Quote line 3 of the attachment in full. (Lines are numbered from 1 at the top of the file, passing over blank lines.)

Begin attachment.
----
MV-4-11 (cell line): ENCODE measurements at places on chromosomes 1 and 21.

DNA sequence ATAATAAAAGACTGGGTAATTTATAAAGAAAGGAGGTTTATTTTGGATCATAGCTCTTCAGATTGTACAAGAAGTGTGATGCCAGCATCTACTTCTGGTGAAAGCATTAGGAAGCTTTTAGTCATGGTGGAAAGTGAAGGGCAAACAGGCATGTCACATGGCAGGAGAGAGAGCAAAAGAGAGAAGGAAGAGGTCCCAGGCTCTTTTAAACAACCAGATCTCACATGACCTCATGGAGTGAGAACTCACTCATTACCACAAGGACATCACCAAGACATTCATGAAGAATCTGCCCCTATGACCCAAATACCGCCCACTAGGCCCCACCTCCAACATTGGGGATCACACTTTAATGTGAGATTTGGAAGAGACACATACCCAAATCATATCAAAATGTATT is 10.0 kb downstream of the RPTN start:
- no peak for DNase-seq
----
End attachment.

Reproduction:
- no peak for DNase-seq